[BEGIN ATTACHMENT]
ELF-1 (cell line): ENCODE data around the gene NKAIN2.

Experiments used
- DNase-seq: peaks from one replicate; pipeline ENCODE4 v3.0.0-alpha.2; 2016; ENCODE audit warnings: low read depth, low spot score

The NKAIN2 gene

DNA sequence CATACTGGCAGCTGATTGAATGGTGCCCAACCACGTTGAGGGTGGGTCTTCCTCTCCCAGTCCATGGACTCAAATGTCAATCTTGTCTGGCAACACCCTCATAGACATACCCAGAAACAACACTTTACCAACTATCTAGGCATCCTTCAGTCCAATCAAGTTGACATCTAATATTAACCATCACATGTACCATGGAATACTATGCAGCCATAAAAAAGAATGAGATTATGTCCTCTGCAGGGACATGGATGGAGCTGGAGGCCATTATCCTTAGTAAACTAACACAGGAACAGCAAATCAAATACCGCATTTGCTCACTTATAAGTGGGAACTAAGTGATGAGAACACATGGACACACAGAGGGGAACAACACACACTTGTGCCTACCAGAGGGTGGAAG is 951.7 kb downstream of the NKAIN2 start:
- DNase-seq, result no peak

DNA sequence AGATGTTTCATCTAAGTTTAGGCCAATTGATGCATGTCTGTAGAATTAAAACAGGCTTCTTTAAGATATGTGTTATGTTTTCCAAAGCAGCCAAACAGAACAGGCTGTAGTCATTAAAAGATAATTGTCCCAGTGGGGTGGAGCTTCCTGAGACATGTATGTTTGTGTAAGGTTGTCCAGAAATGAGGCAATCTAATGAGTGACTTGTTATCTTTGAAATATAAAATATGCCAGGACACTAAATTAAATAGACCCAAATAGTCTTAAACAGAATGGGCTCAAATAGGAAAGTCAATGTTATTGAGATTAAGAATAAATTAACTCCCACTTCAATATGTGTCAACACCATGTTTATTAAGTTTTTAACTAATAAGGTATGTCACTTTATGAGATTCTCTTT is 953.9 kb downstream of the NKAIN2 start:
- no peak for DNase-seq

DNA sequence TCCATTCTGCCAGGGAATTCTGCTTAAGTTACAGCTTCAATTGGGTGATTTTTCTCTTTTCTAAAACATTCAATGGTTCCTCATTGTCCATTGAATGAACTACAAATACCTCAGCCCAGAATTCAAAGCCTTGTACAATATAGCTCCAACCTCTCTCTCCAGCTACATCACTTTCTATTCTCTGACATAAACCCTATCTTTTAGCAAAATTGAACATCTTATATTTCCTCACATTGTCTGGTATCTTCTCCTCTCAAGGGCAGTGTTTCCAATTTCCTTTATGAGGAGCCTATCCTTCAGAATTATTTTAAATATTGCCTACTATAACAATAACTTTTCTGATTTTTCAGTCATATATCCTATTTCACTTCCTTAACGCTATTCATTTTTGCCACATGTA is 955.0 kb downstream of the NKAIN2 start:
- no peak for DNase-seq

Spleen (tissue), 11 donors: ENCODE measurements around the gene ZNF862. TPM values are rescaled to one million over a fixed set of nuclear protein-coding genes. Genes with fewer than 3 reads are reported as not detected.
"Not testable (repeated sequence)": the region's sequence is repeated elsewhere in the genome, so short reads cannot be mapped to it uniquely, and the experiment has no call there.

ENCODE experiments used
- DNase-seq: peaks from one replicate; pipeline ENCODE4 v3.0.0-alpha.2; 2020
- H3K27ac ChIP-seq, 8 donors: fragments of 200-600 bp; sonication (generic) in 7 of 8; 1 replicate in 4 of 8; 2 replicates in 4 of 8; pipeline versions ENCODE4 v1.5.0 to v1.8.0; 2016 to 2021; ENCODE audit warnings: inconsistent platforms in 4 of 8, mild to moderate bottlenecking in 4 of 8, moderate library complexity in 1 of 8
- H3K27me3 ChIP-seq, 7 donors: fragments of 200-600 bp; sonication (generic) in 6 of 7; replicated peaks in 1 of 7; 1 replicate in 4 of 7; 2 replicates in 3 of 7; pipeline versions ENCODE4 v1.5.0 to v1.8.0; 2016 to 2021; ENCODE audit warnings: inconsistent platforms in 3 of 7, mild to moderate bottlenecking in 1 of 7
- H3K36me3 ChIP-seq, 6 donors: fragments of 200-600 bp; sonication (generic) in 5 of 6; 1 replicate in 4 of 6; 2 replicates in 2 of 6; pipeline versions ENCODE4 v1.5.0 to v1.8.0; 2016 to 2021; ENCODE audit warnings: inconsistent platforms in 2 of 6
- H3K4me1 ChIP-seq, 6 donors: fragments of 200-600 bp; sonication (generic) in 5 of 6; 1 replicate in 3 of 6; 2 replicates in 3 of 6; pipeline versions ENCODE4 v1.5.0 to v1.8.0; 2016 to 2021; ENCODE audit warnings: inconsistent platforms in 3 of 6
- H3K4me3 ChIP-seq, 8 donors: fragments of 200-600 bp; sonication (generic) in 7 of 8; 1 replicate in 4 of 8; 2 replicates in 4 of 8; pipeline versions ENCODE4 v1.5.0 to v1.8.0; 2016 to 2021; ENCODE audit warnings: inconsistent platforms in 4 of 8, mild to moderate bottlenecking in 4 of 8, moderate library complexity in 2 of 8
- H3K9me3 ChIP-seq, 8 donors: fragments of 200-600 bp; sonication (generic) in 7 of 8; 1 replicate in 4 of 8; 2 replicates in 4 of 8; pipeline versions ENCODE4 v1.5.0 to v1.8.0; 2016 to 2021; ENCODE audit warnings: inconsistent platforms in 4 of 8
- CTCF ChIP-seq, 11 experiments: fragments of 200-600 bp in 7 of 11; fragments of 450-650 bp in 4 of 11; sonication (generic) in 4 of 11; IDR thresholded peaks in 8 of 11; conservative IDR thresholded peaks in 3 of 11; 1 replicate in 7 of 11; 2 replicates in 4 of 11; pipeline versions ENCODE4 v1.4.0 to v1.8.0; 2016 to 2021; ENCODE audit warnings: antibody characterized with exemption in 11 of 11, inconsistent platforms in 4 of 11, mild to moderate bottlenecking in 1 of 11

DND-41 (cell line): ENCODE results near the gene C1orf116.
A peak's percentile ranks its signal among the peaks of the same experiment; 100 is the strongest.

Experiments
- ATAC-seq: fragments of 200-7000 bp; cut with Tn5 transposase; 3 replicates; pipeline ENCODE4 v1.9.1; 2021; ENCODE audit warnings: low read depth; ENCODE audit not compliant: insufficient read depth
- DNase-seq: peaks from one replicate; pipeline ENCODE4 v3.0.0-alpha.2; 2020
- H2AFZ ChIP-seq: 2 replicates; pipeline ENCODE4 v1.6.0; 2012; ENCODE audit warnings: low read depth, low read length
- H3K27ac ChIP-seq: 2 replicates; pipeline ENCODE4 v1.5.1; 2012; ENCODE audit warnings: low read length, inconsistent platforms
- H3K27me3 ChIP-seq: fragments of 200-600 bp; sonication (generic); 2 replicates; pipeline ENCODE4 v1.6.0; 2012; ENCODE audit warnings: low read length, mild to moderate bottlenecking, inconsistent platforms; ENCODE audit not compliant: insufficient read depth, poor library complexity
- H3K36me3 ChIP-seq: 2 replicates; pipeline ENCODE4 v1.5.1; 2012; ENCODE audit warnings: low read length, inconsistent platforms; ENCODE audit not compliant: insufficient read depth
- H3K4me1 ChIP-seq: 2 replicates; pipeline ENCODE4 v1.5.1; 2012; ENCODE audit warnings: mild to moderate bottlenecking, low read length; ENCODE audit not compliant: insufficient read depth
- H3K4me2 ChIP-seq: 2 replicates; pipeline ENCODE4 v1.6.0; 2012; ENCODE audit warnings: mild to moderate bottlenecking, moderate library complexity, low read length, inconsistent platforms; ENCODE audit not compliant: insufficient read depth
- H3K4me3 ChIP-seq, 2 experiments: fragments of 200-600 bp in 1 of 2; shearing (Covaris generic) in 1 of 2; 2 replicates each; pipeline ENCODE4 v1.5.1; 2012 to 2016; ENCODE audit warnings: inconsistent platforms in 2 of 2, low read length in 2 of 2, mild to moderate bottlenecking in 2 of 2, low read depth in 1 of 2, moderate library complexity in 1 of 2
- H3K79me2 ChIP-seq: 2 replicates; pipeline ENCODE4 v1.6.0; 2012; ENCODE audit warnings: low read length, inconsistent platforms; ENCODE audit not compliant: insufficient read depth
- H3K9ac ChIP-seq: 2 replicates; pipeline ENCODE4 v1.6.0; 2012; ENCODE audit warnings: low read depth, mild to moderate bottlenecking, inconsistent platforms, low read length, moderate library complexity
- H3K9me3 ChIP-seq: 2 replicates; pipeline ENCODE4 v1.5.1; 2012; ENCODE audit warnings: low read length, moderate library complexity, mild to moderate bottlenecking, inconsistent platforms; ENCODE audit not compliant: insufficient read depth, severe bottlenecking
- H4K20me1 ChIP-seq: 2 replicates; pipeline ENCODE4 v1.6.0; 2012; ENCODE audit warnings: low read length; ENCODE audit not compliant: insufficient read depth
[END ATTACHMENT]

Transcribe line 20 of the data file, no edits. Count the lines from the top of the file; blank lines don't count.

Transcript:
- H3K9me3 ChIP-seq, 8 donors: fragments of 200-600 bp; sonication (generic) in 7 of 8; 1 replicate in 4 of 8; 2 replicates in 4 of 8; pipeline versions ENCODE4 v1.5.0 to v1.8.0; 2016 to 2021; ENCODE audit warnings: inconsistent platforms in 4 of 8